"It doesn't matter how beautiful your theory is, it doesn't matter how smart you are. If it doesn't agree with experiment, it's wrong." Richard P. Feynman

Tuesday, June 29, 2010

Gillard's trashing of Kevin07 has only just begun

Annabel Crabb of the ABC's The Drum adds weight to the previous post on the trashing of Kevin Rudd. One of the reasons he was denied a cabinet job is because of the hatchet job on the way .

It's probably for the best that Julia Gillard has opted to keep Kevin Rudd out of the Cabinet room for now.

In fact, it's probably advisable, for the immediate future, for Ms Gillard to ensure she is not in any room at the same time as her immediate predecessor.
This is a man who is reported to have freaked out when confronted by an inferior sandwich at 30,000 feet.
How will he be taking the sight of his former deputy calmly, charmingly, deliberately - and with significant apparent success - dancing on his grave?
Thursday's press conference by the new PM must have been bad enough.
In it, Ms Gillard - her tresses redone in a particularly murderous shade of claret - made repeated reference to the Rudd government as "a good government that had lost its way".
If you listen to the polls, and Julia Gillard does, you can assume the abandonment of the emissions trading scheme - effected back in April, when Newspoll went south at the angle of a Himalayan goat-track - was a significant instance of way-losing.
And where did the relevant players stand, on the trashing of the ETS?
Gillard: For.
Rudd: Against.
Ms Gillard has never denied this, but she has done little to dispel the popular perception that identifies the dithering on climate change as Kevin Rudd's.
If the victory press conference was tough for Kevin Rudd, one wonders what he might have felt on Sunday morning, when he unrolled the papers to find wall-to-wall coverage of Julia Gillard's renunciation of "his" population views.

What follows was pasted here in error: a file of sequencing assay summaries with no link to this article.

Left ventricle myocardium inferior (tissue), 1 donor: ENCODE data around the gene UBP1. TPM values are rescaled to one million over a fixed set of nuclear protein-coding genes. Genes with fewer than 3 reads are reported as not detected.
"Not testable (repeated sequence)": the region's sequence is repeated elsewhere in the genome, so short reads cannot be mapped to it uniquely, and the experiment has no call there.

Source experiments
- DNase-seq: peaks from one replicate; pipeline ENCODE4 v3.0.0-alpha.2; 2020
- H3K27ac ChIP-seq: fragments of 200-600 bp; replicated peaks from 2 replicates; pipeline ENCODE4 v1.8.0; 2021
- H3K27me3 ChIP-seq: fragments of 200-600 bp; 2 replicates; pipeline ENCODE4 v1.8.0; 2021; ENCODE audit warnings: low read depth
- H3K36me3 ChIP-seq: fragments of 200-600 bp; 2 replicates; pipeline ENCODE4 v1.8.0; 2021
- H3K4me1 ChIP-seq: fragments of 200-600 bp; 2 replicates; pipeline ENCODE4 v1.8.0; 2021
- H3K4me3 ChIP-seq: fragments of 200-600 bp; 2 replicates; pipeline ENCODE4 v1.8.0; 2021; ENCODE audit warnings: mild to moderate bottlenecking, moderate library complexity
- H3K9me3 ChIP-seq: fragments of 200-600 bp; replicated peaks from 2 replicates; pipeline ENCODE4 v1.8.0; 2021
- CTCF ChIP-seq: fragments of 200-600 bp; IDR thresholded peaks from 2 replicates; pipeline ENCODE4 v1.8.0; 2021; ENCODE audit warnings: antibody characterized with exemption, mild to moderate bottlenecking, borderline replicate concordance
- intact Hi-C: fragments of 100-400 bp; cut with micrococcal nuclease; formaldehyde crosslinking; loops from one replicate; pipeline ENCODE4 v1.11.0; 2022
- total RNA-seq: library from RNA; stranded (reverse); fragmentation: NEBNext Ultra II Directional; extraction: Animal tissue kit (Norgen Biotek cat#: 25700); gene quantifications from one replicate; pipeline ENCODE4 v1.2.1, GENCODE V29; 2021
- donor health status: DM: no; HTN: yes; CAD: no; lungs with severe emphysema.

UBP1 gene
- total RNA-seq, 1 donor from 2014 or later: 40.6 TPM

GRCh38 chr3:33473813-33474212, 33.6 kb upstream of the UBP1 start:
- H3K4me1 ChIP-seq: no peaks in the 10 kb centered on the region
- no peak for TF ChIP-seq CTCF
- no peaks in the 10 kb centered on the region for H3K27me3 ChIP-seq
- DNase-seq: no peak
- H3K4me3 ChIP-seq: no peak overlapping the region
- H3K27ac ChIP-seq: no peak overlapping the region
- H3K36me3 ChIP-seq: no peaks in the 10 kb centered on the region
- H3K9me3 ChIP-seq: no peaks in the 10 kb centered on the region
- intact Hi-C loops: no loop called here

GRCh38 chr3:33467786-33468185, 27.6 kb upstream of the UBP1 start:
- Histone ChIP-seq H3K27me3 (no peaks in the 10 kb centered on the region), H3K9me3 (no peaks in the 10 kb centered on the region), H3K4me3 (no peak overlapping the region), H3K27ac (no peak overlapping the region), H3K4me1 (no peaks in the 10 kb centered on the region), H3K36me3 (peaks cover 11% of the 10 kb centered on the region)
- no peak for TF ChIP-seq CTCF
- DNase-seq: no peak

Mr Rudd has argued at length that his comments embracing a "big Australia" were not an active endorsement of a 36 or 40 million population target.
Those figures, he explained umpteen times, were departmental projections, not an objective.
For months, Tony Abbott has joyously capitalised on the opportunity offered by Rudd's "big Australia", suggesting that the Government's plan was for 16 million extra newcomers to be personally escorted into your job and mine by an obsessively expansionist Kevin07.
Which is fine, because verballing Kevin Rudd is - or was - Tony Abbott's job.
How must Kevin Rudd be feeling, now that it is clear that Julia Gillard also considers it her job?
The new PM's weekend interviews deliberately plant Kevin Rudd in the "increase immigration" camp, and herself several hundred kilometres away, which makes perfect sense if you happen to be Julia Gillard but cannot, one imagines, feel anything other than utter outrage if you happen to be her luckless predecessor.
The weeks ahead will include many such examples, as Julia Gillard tacitly encourages a public awareness of Kevin07's failings, so as to deflect attention from her own.
It's a brutal job they're doing on him.
Under these circumstances, including Kevin Rudd in the Cabinet would amount to an invitation for him to join in.
And that - after a week of indignity - would be the cruellest cut of all.
The press should ,and mostly won't , ask where Juilia was when  the Government "lost it's way" as she euphemistically puts it. Was she locked in a closet as Barnaby Joyce suggests?
There is enough ammunition for Abbott to use if he and his team are up to the task of unseating Gillard but the job is much harder now.

No comments:

Post a Comment